March 4, 2019
- Google’s newest feature effectively pulls and aggregates a few responses into an independent extended snippet. The search result does not include any visible links to the publishers’ data. However, if a user expands the result, they are presented with multiple links and can scroll horizontally through the snippets to browse additional content with links.
- Some criticize Google calling this a ploy to keep users on their page longer and that publishers are not getting enough credit. Google has responded that this is the nature of search and that they have to continuously innovate:
“Does search not become search if you can scan and scroll through results horizontally rather than vertically? Does search only remain search if it looks and acts like it’s 1998.”
- Either way, one thing is certain, search is constantly evolving. This feature is not widespread yet, however continue to monitor your key search terms and how this display impacts your traffic and metrics.
- Backlinko performed a content marketing study in which they analyzed over 912 million blog posts in order to understand the relationship between content format and word count with social engagement and backlinks.
- A few of the main takeaways from the study are:
- “Long-form content gets an average of 2% more links than short articles”
- “94% of all blog posts have zero external links”
- “1.3% of articles generate 75% of all social shares”
- “Longer headlines are correlated with more social shares”
- The study dives into the timing of a post, headline form, and various other aspects. The article presents valuable insights into what resonates most with users.
- Why is this important? In a world with a plethora of content, it is important to not only make your content stand out, but attract users to engage with, share, and link to it. By creating captivating content, you can amplify your brand staying power simply through appealing to your customer base. Take these tactics and apply them accordingly.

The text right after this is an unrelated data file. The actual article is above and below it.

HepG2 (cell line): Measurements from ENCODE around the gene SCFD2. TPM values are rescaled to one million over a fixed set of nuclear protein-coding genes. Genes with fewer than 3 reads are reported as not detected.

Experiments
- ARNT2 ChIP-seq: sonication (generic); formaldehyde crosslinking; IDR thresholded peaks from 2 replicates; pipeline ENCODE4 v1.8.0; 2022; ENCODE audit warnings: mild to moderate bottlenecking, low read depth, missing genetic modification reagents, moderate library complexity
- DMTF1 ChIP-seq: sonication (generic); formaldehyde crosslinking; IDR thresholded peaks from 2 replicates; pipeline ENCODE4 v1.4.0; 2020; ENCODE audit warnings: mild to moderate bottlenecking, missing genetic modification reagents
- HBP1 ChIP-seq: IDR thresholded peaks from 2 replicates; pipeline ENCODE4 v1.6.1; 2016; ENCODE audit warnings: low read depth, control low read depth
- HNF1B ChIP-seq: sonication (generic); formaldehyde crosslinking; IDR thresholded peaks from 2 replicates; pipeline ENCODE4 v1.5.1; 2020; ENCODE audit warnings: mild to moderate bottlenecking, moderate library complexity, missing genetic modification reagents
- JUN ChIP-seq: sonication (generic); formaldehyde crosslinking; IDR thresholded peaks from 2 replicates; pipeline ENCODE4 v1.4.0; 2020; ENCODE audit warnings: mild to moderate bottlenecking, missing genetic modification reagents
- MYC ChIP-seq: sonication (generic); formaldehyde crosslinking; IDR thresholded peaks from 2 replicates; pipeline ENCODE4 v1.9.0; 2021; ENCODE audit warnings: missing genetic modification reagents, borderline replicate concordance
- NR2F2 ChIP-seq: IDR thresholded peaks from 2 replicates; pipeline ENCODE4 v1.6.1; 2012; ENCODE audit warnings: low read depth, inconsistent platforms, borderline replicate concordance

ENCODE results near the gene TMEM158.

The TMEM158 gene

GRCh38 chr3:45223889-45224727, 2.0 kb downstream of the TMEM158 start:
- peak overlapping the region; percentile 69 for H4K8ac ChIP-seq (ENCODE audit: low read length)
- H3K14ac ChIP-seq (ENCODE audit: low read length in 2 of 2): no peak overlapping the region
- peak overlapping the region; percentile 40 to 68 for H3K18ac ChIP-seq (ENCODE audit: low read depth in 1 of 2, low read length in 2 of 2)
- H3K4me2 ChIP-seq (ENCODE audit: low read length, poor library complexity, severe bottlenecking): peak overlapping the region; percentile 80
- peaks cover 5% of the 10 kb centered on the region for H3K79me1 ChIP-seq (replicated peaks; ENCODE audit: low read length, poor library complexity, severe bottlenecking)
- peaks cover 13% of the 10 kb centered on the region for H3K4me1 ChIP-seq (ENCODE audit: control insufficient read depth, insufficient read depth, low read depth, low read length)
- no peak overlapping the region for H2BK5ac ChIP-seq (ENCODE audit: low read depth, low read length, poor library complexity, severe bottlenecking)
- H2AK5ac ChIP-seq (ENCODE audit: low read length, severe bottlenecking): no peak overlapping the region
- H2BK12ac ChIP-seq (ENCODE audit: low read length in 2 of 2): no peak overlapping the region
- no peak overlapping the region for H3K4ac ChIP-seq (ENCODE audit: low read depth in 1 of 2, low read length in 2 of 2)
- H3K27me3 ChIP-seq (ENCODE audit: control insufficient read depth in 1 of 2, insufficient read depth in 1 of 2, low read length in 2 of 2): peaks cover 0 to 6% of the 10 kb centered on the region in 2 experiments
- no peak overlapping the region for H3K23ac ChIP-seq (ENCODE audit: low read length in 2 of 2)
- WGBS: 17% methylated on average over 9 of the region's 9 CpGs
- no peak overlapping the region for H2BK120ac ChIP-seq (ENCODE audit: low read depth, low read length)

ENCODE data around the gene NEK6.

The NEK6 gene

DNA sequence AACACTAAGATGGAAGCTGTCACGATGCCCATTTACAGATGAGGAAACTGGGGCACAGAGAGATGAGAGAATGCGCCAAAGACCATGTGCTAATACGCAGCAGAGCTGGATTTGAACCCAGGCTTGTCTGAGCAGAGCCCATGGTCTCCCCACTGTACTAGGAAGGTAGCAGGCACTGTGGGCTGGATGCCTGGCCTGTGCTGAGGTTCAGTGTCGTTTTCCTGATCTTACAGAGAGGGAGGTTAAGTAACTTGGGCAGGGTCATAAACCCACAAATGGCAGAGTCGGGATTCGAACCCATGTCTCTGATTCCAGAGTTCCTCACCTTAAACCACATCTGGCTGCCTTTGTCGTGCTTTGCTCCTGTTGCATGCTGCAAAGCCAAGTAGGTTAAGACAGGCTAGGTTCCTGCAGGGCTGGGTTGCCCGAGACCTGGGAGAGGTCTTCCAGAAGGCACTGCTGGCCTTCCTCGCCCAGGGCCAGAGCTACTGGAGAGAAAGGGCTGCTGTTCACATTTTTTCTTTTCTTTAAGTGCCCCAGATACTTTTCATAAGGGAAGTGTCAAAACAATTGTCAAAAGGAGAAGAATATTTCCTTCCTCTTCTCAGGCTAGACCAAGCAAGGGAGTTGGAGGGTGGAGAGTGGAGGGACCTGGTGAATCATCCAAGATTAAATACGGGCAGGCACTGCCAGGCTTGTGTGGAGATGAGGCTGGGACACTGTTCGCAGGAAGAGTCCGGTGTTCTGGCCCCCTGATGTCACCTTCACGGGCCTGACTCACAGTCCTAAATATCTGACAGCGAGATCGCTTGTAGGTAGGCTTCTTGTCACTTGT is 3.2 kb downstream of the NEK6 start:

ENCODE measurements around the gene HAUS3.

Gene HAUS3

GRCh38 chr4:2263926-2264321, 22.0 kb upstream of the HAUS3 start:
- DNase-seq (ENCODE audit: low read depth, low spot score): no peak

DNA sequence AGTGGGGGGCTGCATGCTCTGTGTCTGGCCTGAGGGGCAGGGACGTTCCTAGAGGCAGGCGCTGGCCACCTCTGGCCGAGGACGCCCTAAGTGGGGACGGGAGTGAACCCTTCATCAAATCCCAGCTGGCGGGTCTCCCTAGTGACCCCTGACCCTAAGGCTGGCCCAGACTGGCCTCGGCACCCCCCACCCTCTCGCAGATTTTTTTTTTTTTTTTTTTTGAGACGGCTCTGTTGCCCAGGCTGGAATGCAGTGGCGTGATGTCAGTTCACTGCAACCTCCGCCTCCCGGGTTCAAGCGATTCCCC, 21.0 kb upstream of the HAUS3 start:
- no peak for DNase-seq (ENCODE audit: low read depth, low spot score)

Featured Snippets: Content Structure vs. Structured Data
- Featured snippets are highly coveted on Google as they generate an uptick in impressions clicks and overall SERP visibility due to their prominence on the page.
- As with most things Google, Google has not outright declared what the algorithm is looking for in order to select the featured snippets. However, Google’s John Mueller has stated that there is not a defined structured data that the algorithm is looking for. Other experts have explained that although Google doesn’t necessarily target certain schemas, the structure of the content is a contributing factor.
- As a refresher, structured data relates to the markup on a webpage that helps Google to understand the elements of your page (schema), whereas content structure refers to the on-page elements (H2, H1, etc.)
- Search Engine Land performed a featured snippet case study in which through optimizing content structure, they were able to steal the feature snippet away from Amazon
- Why does this matter? Featured snippets are valuable content assets. Utilize the key findings of this study and craft your content in an organized structured ideal for featured snippets.